Remember when engineers proposed one-way trips to Mars, because round trips are just too expensive to bring people back to Earth again?
Getting people home from Mars can only happen in two ways. One is to lug all the return fuel with you when you launch from Earth, which is prohibitively difficult and expensive. The second way is to make the return fuel in-situ from Martian resources. But how?
A group of researchers from the University of Cincinnati propose using a type of reactor that was used from 2010-2017 aboard the International Space Station, which scrubbed the carbon dioxide from air the astronauts breathe and generated water to drink, with methane as a biproduct. On Mars, this reactor, called a Sabatier reactor, could take carbon dioxide from Mars’ atmosphere and create methane for fuel.
“Right now if you want to come back from Mars, you would need to bring twice as much fuel, which is very heavy,” said professor Jingjie Wu, who is leading a group of students in this research. “And in the future, you’ll need other fuels. So we can produce methanol from carbon dioxide and use them to produce other downstream materials. Then maybe one day we could live on Mars.”
There’s another benefit to this research: it could also be used to convert greenhouse gases to fuel here on Earth, which could help address climate change.
Wu and his students, including lead author of a new paper and UC doctoral candidate Tianyu Zhang, are experimenting with different carbon catalysts in the the Sabatier reactor, which was named for the late French chemist Paul Sabatier. The Sabatier reactor was installed on the ISS in 2010 and was used until 2017. Contrary to some news reports regarding the research by Wu, Zhang and colleagues, the ISS system was never used to create fuel for orbital boosts.
“On the station, the water is recovered for use in the life support system,” explained Leah Cheshier, communications specialist at NASA’s Johnson Space Center. “The methane is vented to space given the station does not have a way to use it. The space station has not used this methane for orbital reboosts.”
The scientists outlined their research, published in Nature Communications, as they reviewed different catalysts to create different biproducts, such as methane and ethylene. They have had success using graphene quantum dots — layers of carbon just nanometers big — that can increase the yield of methane.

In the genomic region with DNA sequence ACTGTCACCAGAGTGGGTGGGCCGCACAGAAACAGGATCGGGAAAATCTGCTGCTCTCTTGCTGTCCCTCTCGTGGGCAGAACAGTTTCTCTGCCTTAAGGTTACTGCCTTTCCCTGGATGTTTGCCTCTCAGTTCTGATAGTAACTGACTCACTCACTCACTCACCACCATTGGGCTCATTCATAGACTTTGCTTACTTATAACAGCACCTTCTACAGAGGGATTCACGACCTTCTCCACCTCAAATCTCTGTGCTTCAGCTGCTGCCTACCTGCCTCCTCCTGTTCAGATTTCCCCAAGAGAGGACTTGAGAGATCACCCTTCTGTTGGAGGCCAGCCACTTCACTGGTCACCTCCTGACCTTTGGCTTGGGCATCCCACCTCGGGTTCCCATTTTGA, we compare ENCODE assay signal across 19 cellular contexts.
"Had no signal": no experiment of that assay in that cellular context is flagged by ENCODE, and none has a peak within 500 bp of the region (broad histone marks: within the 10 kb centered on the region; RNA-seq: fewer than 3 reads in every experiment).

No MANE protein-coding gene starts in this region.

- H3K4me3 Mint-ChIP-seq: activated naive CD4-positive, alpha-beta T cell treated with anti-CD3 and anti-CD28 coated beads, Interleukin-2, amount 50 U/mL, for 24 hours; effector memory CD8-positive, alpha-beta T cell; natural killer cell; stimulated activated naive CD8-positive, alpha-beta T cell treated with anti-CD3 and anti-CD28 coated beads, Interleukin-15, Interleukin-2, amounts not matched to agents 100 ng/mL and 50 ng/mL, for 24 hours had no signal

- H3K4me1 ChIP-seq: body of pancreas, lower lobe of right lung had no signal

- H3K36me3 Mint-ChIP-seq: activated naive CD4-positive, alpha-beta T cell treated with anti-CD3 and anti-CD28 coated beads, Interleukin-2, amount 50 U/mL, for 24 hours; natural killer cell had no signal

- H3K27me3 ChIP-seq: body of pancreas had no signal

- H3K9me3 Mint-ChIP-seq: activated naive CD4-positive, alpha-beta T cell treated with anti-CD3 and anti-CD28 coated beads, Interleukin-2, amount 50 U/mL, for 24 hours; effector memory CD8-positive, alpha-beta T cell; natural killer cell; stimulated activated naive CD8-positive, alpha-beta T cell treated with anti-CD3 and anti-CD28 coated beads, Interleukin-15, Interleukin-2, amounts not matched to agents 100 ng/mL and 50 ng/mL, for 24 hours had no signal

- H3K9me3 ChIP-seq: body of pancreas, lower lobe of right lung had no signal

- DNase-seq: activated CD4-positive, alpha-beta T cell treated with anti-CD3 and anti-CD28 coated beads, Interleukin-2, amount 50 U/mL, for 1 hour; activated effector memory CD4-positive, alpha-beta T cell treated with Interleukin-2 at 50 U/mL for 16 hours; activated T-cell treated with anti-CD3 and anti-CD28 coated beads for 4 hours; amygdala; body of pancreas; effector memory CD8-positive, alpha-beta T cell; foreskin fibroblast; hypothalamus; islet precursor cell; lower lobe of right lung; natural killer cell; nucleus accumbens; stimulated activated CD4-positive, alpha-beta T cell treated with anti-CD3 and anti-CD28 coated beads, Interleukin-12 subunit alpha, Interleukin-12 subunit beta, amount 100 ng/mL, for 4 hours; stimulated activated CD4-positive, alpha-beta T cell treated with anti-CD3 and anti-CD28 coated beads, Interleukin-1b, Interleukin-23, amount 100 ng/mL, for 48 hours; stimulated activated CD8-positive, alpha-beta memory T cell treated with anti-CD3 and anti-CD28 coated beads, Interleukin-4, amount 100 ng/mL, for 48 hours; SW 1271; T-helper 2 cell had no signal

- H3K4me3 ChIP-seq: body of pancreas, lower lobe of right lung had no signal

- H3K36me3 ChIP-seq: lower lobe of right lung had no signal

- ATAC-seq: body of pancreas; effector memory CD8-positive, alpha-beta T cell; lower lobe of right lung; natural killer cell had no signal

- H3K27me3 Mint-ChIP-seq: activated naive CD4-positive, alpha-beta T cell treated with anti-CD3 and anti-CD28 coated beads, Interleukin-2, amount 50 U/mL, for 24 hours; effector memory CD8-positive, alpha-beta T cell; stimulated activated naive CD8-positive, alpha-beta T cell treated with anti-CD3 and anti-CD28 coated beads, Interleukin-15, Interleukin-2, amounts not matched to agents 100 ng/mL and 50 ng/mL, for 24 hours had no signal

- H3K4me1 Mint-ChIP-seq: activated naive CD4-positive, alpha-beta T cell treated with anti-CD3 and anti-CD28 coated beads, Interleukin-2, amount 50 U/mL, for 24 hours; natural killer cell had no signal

“In the future we’ll develop other catalysts that can produce more products,” said Zhang, in a press release.
The team said the process is scalable for use in power plants that can generate tons of carbon dioxide. And it’s efficient since the conversion can take place right where excess carbon dioxide is produced, both on Earth and at Mars, where the atmosphere is composed almost entirely of carbon dioxide. Fuel could be created and stored for the return trip home, as well as for fuel to run generators or other life support systems on Mars.
“It’s like a gas station on Mars. You could easily pump carbon dioxide through this reactor and produce methane for a rocket,” Wu said.
The researchers said a lot of progress in Sabatier reactors have been made in recent years, and it could be very important for green energy for Earth.
“The process is 100 times more productive than it was just 10 years ago. So you can imagine that progress will come faster and faster,” Wu said. “In the next 10 years, we’ll have a lot of startup companies to commercialize this technique.”
The Sabatier system on the space station was returned to ground in 2017 for assessment of its condition following its years of operation, NASA’s Cheshier told Universe Today. NASA has recently initiated an effort to perform design upgrades to Sabatier to improve performance and maintainability. An upgraded unit is planned to be launched to the space station in approximately 2025.
Lead image caption: UC chemical engineer Jingjie Wu holds up the reactor where a catalyst converts carbon dioxide into methane. UC’s research makes him optimistic that scientists will be able to remove carbon dioxide from the atmosphere. Photo/Andrew Higley/UC Creative + Brand